Cast: Amanda Seyfried, Meryl Streep, Lily James, Dominic Cooper
Director: Ol Parker
Synopsis from Rotten Tomatoes: As the film goes back and forth in time to show how relationships forged in the past resonate in the present, James will play the role of Young Donna. Filling the roles of Young Rosie and Young Tanya are Alexa Davies (A Brilliant Young Mind) and Jessica Keenan Wynn (Broadway’s Beautiful). Young Sam will be played by Jeremy Irvine (War Horse), while Young Bill is Josh Dylan (Allied) and Young Harry is Hugh Skinner (Kill Your Friends).
Of all of the, “turn your brain off,” movies to come out in July, Mamma Mia! Here We Go Again is far and away the dumbest of them all. This film thrives in its nonsensical premise and decides to go all in with the elements that make it ridiculous. The fact that this was a step up from the previous is a testament to how poorly made the first one was. While the film is shot and choreographed in tier well above your average film, the storyline is nonexistent and the songs get incredibly annoying very quickly.
The film follows Sophie (Seyfried) as she attempts to fulfill her mother Donna’s (Streep) of turning an old Greek farm into an exotic hotel. While this is going on, flashback sequences of Donna after she graduated college (James) show us how she traveled around Europe and met all three of Sophie’s fathers. As you can see, there are essentially two movies occurring at the exact same time, and boy you can feel it with the pacing. This film is 114 minutes, but with the constant cutting between time it felt like I had lost years off my life. This film is supposed to be a light, enjoyable experience and that experience gets lost when you are begging for things to move on. One of the other drawbacks from the cutting between time is that there is never a real plot that happens in the present. The scenes in the past are just Donna running around Europe, but nothing in the present seems to matter at all. Sophie and her husband Sky (Cooper) have a fight over where they should live moving forward, and the fight goes absolutely nowhere. I guess the plot is about getting the hotel ready for a party, but is that enough to keep an entire film afloat? I was much more interested in what happened in the past, and as cheesy and unoriginal as the story was, at least it was a story. Now, the most important part of a musical is obviously the music. There are certain songs, like, “Waterloo,” that are top-tier from start to finish, but most of these songs either drag on too long or exist for the sake of existing. Some of my favorite movies, including Singin’ in the Rain and various Disney animated musicals from the 1990s, have a good balance between plot and music and use the songs to not only entertain, but to show us more of the story as well. In this film, there are multiple instances of a song being played followed by maybe a minute of dialogue, and then right into another song. Pacing is key to any movie, and it is clear that Parker had a difficult time with that. One of the things that stands out in a positive way is that the cinematography and choreography are absolutely incredible. The director of photography, Robert Yeoman, is a frequent collaborator with Wes Anderson and oftentimes throughout the film it feels like we are watching a Wes Anderson film. The shots have an incredible color palate and are shown from angles that almost always give us the best shot available. There is one shot that has an obscene amount of lens flare in it, but other than the presentation of the movie is well above the rest of the movies that have come out in July. Regarding the choreography, I was surprised with how natural many of the movements in the film felt. None of these performers are Fred Astaire or Gene Kelly, but overall the movements are pretty fluid and while they can be extremely exaggerated, the film is supposed to be goofy and nonsensical, and the musical numbers back this point up at almost every opportunity.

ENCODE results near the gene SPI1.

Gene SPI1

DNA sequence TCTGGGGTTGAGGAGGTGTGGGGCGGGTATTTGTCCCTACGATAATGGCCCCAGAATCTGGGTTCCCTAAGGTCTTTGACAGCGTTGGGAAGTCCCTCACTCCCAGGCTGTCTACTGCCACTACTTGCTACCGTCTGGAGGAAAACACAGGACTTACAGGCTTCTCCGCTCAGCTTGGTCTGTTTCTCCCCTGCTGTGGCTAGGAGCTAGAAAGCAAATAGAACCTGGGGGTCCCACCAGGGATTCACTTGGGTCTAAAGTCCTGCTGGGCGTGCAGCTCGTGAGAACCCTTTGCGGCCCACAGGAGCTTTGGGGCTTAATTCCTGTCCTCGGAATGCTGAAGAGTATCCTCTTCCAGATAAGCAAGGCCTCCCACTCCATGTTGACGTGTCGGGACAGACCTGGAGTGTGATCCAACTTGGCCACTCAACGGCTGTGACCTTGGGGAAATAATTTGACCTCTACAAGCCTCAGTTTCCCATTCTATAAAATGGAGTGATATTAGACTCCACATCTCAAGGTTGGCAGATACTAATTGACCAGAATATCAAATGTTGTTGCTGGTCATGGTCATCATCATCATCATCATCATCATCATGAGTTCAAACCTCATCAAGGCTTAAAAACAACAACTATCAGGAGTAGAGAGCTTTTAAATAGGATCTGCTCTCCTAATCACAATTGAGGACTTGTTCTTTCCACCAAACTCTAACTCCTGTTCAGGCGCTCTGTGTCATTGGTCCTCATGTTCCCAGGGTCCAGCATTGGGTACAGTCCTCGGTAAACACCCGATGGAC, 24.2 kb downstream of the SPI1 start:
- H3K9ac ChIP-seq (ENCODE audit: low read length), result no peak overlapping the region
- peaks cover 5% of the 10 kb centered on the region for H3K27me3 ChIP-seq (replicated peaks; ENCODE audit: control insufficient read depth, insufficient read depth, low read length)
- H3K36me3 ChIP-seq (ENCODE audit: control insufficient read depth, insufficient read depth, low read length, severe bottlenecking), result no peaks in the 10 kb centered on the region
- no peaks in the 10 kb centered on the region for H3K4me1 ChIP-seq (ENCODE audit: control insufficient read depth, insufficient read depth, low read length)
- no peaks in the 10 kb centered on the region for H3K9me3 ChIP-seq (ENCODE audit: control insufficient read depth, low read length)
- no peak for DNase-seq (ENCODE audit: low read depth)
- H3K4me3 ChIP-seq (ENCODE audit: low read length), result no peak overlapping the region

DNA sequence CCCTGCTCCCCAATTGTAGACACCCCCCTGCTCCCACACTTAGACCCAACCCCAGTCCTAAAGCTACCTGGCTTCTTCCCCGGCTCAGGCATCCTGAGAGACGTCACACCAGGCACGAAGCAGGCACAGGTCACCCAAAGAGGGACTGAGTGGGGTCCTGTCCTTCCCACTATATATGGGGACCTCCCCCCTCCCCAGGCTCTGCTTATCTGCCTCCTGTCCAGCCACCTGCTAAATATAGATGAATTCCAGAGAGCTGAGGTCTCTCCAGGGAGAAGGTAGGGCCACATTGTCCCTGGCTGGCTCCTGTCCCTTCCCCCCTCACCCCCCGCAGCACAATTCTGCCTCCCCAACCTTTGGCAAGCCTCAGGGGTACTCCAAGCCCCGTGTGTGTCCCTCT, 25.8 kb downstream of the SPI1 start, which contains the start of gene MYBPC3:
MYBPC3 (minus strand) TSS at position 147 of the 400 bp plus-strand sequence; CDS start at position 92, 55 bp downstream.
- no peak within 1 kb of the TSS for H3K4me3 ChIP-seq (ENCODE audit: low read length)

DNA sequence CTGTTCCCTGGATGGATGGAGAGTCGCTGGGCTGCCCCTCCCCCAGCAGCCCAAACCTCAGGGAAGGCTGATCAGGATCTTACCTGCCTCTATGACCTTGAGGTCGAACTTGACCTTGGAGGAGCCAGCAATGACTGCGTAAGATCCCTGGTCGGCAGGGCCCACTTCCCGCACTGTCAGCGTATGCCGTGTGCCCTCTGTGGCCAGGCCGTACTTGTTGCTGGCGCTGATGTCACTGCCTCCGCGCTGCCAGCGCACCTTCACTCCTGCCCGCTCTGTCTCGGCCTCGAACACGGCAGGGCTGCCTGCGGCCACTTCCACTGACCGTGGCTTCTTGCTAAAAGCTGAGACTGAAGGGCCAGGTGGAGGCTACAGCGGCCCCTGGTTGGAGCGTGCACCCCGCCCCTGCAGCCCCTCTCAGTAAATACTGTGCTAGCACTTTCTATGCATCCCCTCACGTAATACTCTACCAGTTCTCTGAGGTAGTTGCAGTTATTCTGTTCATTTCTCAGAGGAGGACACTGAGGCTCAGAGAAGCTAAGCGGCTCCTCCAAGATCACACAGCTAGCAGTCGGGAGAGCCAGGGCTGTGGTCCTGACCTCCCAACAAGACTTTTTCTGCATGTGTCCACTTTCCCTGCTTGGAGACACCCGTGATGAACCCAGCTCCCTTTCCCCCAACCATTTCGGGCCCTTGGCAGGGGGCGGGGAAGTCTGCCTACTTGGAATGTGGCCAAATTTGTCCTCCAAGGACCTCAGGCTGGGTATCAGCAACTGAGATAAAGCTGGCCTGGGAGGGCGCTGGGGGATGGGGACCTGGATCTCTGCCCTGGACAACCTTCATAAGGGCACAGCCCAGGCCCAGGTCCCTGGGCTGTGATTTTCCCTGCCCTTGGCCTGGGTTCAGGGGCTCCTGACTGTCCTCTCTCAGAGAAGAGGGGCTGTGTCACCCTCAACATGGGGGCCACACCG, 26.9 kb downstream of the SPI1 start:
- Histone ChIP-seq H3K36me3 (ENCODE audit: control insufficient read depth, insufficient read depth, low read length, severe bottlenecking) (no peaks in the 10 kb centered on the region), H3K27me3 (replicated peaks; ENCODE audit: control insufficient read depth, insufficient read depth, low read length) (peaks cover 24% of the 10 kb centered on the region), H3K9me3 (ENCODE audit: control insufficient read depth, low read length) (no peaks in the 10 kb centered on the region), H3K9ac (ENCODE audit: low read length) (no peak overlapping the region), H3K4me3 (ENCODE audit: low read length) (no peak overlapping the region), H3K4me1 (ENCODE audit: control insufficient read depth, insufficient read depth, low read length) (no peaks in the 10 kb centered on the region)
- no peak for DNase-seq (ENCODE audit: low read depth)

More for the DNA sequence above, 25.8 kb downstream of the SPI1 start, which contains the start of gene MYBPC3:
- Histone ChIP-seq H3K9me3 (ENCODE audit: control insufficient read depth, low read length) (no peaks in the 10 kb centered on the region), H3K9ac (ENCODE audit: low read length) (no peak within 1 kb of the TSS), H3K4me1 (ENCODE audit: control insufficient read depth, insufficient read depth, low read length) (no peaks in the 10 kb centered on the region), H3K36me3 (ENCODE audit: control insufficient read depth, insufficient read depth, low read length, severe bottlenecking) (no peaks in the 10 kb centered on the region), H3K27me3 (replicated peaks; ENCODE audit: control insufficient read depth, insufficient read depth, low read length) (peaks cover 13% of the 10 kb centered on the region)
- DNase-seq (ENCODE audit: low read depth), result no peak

Overall, I understand who this film is made for, and while I am not part of that target audience, the people who enjoyed the first film will certainly enjoy this one as well. This is a perfect film if you want to turn your brain off for a few hours and not take anything very seriously. While the movie can be incredibly annoying at times and the lack of plot can be infuriating for people like me who rank the story elements as part of the most important elements of a movie, those who can overlook the story and focus on the things that make this film fun should have a splendid time with this film.
Overall Score: 5/10